A simple and easy OSHA compliance solution. Fulfill your OSHA mandated Trenching and Excavations written requirement with our fast and easy written Trenching and Excavations Safety Plan! This written safety plan is simple to follow and easy to complete. Simply fill in your company specific information and print as many copies as you need.
1926.650 - 653. This written plan will reduce your risk of OSHA imposed citations by maintaining the proper and required written Trenching and Excavations safety plan. This Trenching and Excavations plan provides a complete written solution for your company.
Trenching and Excavations Plan - 29 CFR 1926.650 - 653:
Provides the user with the needed written plan for establishing the requirements for a trenching and excavations program, elements include; surface encumbrances and underground installations safety guidelines, protection from hazards associated with water accumulation, protection from superimposed loads, access and egress from excavations, trench safety, exposure to vehicular traffic, exposure to falling loads, warning systems for mobile equipment, hazardous atmospheres, personal protective equipment (PPE), material handling equipment, stability of adjacent structures, protection of employees from loose rock or soil, site inspections, fall protection, training requirements, protection of employees in excavations, design of sloping and benching systems, design of support systems, shield systems, and other protective systems, materials and equipment used for protective systems, installation and removal of support systems, sloping and benching systems, shield systems and other data as required by U.S. OSHA regulations. Numerous editable safety forms included.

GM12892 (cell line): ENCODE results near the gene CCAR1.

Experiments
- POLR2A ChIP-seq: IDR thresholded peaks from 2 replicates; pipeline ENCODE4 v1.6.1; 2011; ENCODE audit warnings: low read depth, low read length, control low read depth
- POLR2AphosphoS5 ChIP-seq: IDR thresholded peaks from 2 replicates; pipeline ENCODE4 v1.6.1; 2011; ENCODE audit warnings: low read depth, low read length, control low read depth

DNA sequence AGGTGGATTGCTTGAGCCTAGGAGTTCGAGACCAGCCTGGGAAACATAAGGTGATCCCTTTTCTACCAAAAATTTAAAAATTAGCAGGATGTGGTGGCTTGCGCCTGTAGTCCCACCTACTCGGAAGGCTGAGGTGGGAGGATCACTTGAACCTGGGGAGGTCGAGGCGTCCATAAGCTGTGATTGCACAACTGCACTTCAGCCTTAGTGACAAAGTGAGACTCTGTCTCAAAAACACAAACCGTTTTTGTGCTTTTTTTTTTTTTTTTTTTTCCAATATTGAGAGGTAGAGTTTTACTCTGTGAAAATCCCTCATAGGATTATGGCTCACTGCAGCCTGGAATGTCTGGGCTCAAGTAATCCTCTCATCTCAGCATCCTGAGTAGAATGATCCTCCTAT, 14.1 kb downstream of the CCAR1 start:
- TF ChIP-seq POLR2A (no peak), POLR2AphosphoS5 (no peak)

OSHA requires all employers to maintain a written program. The primary hazard to which employees may be exposed during excavation work is a cave-in, which occurs when the soil forming the side of the excavation can no longer resist the forces applied to it. This results from a reduction in the frictional and cohesive capacities of the soil to resist forces. Changing environmental conditions, such as freezing and thawing, or the addition or removal of water from the pores of the soil can reduce the ability of a soil to resist forces. The addition of superimposed loads from spoil piles, or the placement of equipment or materials near the edge of the excavation also create forces that can exceed the ability of the soil to resist.
Editable safety forms included with program are:
• Trenching and Excavation Safety Plan
• Decision Flow Chart Pt. 1
• Decision Flow Chart Pt. 2
• Decision Flow Chart Pt. 3